Pathfinder Adventure Path Subscriber

A few things:
first of all, I would advise anything really dramatic and sudden like the instant formation of lynch mobs. I would also avoid antagonism that would be implausible for the people in question. Remember that even if the monsters WERE evil, they're carrying heavy weaponry and are also encountered with possibly equally as powerful and heavily armed potential professional killers. I would imagine most people would want to AVOID rather than cause trouble with these new strangers. Snide comments and jacking up prices are probably also right out- as that could inspire violence from these unknown walking WMDs. Remember, this is a society where politeness is reinforced by violence- insulting a person(ish)'s honor can get an early ticket to the grave, especially for a peasant.

Instead, I would suggest any hostile/unfriendly reactions would come in the form of (subtle) avoidance and misdirection. People might move to the other side of the street, granting them a wide berth- the streets might empty. Or perhaps coming up with excuses on why the accommodations wouldn't fit them- they might say that the rooms will surely not be up to the standards of a great dragon, for example. Questions from the PCs will be met with somewhat inaccurate or speculative answers that might vaguely give what the monstrous newcomers might want- but mostly just to nudge the characters on their way.

The most overt reactions I think you'd get would come from panicky peasants whom would call for help and run away. Hostile confrontations would mostly only occur when the PCs encounter Farmer Joe on his own property. And the main reason for Pig Farmer Joe to call for his pitchfork and his sons to back him up is mostly for deterrence- a demonstration of force to show the newcomers that there are probably more lucrative targets relative to the chore it might take the PCs to wipe the family defenders out. I doubt that Pig Farmer Joe would truly have the idea in his head that his family could wipe out a unit of seasoned man-killers with unknown supernatural allegiances. But if he can provide enough resistance to signal that massacring the lot of them would be more of a chore than his pigs would be worth, that might just be enough to save his family's lives.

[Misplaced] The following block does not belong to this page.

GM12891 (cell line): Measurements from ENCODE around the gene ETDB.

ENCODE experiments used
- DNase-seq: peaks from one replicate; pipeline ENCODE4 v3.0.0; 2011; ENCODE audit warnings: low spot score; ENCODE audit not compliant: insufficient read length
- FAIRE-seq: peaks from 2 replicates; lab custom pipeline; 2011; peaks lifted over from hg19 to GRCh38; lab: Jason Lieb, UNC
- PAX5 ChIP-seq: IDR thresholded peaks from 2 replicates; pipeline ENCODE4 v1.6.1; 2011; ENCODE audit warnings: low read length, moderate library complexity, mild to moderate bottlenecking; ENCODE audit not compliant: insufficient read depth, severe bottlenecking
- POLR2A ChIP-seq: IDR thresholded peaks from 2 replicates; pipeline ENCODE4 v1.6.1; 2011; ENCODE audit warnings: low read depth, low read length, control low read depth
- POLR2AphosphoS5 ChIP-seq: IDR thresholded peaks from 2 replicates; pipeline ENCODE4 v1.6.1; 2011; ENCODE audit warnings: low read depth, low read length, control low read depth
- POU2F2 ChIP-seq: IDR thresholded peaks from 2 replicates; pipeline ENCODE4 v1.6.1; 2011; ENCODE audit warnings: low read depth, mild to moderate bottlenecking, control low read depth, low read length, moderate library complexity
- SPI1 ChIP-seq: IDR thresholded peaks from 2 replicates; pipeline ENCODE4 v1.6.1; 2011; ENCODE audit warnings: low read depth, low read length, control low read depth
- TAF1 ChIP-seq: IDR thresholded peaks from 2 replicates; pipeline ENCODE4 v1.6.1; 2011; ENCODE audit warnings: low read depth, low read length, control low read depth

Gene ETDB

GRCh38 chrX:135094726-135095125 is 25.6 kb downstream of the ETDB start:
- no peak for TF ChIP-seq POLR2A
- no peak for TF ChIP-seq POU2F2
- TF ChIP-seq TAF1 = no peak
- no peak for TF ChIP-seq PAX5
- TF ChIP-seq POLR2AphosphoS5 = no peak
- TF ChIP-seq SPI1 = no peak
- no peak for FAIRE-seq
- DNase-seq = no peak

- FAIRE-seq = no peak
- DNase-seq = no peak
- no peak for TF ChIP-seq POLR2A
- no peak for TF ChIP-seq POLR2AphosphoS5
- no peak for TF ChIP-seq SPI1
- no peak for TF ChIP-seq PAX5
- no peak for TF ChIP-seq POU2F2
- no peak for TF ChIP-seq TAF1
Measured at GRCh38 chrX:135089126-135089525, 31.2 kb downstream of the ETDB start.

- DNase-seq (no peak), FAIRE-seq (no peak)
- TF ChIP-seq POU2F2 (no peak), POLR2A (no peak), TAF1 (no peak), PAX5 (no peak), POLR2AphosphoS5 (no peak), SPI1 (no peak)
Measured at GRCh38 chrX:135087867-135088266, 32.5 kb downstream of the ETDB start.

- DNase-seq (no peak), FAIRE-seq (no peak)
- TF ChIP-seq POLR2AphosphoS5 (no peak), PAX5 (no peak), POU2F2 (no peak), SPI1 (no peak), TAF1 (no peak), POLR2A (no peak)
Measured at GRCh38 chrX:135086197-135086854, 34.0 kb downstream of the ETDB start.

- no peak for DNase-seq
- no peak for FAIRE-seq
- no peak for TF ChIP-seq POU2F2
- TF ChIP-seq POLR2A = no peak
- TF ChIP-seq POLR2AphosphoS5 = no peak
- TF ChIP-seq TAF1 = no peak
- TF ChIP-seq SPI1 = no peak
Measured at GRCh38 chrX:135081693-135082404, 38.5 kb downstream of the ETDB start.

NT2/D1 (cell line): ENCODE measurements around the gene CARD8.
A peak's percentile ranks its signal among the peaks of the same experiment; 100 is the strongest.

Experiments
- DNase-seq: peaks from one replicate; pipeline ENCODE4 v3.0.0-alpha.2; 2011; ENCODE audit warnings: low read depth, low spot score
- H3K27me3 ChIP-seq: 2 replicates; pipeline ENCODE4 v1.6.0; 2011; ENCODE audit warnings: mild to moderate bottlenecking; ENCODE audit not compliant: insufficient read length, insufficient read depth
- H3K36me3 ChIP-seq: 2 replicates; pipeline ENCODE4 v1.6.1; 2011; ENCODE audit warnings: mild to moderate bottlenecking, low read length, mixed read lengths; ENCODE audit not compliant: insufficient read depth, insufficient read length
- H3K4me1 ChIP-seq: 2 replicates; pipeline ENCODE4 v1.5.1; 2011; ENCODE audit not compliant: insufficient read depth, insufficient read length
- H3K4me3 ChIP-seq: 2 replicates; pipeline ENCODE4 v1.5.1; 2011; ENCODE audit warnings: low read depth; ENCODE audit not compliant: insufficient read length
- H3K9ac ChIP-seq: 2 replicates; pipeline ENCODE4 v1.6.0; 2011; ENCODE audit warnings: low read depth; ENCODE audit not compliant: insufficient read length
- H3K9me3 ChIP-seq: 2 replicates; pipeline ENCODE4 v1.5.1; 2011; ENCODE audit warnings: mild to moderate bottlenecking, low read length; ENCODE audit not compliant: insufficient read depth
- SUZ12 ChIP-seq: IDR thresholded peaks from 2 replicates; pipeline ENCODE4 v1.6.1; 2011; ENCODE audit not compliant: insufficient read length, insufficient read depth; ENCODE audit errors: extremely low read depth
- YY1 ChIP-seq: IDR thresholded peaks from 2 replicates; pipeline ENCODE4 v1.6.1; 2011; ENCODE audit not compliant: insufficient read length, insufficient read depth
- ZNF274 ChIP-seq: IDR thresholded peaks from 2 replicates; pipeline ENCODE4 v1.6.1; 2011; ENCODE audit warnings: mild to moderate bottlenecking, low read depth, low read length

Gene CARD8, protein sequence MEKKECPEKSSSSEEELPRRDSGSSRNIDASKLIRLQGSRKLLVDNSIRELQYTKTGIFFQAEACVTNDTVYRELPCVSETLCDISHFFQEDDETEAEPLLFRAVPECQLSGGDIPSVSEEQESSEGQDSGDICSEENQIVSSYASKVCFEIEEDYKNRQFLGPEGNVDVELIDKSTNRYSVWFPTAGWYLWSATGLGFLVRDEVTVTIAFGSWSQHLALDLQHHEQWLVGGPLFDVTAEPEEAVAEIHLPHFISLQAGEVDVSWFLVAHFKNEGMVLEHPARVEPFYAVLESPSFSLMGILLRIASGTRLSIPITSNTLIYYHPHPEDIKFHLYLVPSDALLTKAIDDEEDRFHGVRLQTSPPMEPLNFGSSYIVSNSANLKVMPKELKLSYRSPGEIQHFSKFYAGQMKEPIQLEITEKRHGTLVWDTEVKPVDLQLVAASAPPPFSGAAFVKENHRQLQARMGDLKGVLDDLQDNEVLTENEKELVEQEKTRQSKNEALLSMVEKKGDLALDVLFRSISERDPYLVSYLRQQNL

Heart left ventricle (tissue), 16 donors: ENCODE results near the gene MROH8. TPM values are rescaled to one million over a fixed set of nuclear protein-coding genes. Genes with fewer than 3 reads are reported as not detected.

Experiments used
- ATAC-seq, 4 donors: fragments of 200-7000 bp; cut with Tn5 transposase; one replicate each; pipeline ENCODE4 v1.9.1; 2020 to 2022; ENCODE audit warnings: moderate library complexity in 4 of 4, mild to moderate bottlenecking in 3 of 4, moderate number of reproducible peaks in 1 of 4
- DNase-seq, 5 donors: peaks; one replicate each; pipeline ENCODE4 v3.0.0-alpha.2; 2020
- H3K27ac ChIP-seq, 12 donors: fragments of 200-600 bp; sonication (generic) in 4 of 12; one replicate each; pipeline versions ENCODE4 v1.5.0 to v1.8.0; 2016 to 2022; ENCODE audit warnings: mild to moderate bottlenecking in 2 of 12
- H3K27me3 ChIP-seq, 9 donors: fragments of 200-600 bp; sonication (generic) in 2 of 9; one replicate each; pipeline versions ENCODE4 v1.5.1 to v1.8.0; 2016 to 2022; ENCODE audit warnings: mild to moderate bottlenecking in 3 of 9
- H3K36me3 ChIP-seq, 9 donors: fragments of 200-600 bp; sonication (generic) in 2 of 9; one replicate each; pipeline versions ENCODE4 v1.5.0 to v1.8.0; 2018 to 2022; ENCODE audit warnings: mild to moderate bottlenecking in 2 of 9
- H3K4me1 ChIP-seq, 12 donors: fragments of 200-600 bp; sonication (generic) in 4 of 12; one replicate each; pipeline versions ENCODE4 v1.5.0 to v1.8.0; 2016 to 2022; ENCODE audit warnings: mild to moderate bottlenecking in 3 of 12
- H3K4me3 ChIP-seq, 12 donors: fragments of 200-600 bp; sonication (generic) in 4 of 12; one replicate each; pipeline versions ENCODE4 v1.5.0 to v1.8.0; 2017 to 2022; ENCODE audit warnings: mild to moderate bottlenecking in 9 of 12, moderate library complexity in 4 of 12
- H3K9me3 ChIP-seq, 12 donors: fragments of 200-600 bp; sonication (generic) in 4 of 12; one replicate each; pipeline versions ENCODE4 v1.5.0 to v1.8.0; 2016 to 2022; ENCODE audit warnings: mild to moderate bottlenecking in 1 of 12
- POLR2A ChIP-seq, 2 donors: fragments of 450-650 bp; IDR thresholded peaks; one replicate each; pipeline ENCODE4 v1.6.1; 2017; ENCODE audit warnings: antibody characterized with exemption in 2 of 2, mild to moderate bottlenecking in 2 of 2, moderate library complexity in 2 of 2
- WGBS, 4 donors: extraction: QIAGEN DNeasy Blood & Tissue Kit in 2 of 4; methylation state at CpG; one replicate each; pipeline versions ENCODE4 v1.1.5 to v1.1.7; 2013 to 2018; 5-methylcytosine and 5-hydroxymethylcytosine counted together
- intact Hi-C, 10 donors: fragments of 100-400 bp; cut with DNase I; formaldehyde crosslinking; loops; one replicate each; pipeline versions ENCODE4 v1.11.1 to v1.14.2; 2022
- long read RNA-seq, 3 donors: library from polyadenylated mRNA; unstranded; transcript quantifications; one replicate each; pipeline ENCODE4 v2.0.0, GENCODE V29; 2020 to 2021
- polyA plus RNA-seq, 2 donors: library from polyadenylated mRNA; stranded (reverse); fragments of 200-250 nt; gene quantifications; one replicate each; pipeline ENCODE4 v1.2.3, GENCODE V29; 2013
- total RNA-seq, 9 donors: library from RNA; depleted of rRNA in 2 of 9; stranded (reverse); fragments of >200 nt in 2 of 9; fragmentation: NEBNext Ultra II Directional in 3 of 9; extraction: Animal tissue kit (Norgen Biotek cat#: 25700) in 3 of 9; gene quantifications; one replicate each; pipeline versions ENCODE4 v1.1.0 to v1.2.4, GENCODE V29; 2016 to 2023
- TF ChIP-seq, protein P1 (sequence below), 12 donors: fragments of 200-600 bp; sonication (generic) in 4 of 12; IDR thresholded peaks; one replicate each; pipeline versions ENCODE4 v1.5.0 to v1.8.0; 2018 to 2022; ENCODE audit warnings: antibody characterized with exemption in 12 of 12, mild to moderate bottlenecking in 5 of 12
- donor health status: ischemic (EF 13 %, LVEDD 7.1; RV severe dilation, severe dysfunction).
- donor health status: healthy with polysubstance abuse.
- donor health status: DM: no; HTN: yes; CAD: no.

Of course, if something horrible happens in the community, then things might change. As (monstrous) newcomers, they may take the blame. With official reason to organize, then this is where you'll be getting the torch wielding unruly mob. (Especially if you have "monster hunters" that can stoke the flames of villager wrath.) Otherwise, I think the most hostile things the peasantry might do is to silently watch and tell any well-loved monster/witch hunters that come along about these new freaks that came to town.

Of course, not all the reactions need be fear. There may be some awe- especially for the angel-blooded summoner. That could attract a fair amount of awe. Not that this will be entirely positive either- the summoner- especially one that's a diplomancer, may be deluged with requests for help, even for relatively petty things like removing Ma Posey's warts. Particularly superstitious locals may assume a cult of personality around the angel or misidentify the character as some sort of divine representative of the local religion. Besides the confusion and chaos such inaccurate assumptions might give, the attention your angel would receive could tip off the monsters that inhabit the so-called "civilized" communities. For example, I imagine the vampires that rule Caliphas would have some interesting things to say to (or do to) the angel summoner...


Pathfinder Adventure Path Subscriber

Deviantart also has a tool that lets you find pictures that are similar to any one in question- choose "Browse More Like This" on the right side of the screen.

Here are the ones that come up for the nightmre ettercap


Pathfinder Adventure Path Subscriber

I could find the following images with nightmare creature:

Banderak, from Crucible of Chaos (nightmare creature human sorcerer)
http://vignette2.wikia.nocookie.net/pathfinder/images/a/a1/Banderak.jpg/rev ision/latest?cb=20080608152146

Kasatha are somewhat similar in appearance
http://www.deviantart.com/art/Kasatha-465613811
http://www.deviantart.com/art/Isuma-510189689
http://pathfinderwiki.com/mediawiki/images/thumb/0/00/Kasatha.jpg/250px-Kas atha.jpg

The animate dream from bestiary II might also qualify as having a resemblance. Denizen of leng may also qualify.


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Pathfinder Adventure Path Subscriber